This would explain how Maggie’s “features become animated by a look of defiance” as it is a result of the realization of her repression which has grew from since she was young that manifests itself with defiance. It would too explain how as each character becomes submissive to the rhythm, the beat becomes more frantic and uncomfortably loud because each of the sisters is now projecting suppressed emotions with a feeling of force and urgency. This shows how the stage directions also give implication to the character’s psychological state.

Other characters such as Rose, who follows Maggie’s chants and calls and is the second to “leap” into dance, this could be an indication of Rose’s suggestive character and how she yielding to those offering attention such as Danny Bradley, her supposed lover. Rose is then followed by Agnes who is described to dance the most “gracefully and sensuously” out of the sisters which could represent her soft, and delicate personality highlighted through her caring actions towards Rose, and the household keeping earlier in the play.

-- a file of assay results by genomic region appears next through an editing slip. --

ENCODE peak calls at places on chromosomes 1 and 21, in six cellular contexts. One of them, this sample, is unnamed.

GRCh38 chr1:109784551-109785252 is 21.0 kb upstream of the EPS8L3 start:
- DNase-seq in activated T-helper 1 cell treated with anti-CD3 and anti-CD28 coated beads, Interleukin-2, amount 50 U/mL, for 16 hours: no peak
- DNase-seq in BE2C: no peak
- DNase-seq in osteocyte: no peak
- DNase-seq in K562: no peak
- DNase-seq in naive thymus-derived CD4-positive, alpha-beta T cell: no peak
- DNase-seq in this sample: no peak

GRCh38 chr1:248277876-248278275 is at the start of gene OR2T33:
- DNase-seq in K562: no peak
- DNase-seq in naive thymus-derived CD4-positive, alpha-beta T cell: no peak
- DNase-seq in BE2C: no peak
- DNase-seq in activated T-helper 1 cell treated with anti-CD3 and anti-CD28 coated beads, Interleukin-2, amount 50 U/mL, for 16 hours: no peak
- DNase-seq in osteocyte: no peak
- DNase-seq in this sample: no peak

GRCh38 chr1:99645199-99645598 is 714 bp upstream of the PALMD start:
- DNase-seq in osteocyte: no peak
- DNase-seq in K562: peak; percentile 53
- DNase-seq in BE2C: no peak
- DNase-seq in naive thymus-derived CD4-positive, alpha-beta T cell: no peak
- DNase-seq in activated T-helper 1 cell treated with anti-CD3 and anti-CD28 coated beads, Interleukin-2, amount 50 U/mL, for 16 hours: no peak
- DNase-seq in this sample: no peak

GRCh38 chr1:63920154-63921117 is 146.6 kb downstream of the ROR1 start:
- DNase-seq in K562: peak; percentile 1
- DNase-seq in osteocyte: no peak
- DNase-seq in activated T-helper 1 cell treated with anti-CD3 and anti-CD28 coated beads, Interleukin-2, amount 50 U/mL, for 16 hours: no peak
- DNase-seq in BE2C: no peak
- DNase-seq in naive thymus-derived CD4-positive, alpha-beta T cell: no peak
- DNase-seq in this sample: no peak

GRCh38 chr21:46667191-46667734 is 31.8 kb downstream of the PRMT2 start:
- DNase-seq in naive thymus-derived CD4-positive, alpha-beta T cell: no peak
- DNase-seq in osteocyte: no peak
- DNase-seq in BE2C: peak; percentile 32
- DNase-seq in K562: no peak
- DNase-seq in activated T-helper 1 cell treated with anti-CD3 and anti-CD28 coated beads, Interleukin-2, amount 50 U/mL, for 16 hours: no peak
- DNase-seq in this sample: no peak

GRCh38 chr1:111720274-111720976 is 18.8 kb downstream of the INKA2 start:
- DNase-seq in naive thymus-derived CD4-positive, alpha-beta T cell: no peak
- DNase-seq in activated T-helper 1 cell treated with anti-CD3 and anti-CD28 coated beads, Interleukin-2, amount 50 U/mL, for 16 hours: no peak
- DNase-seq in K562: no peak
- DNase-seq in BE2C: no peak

However the most significant character’s performance in this dance is Kate, the audience have been subjected to her objection to the festival at Lughnasa and peaganistic dance traditions yet as the final sister to join we see Kate preform a complex dance; “alone, totally concentrated, totally private” and although the other sisters are chanting and screaming together, Kate is in silence. This outburst is one of the most fundamental moments in the play as a whole, as the audience are taken back by Kate’s obscure and out of character reaction to the rhythm.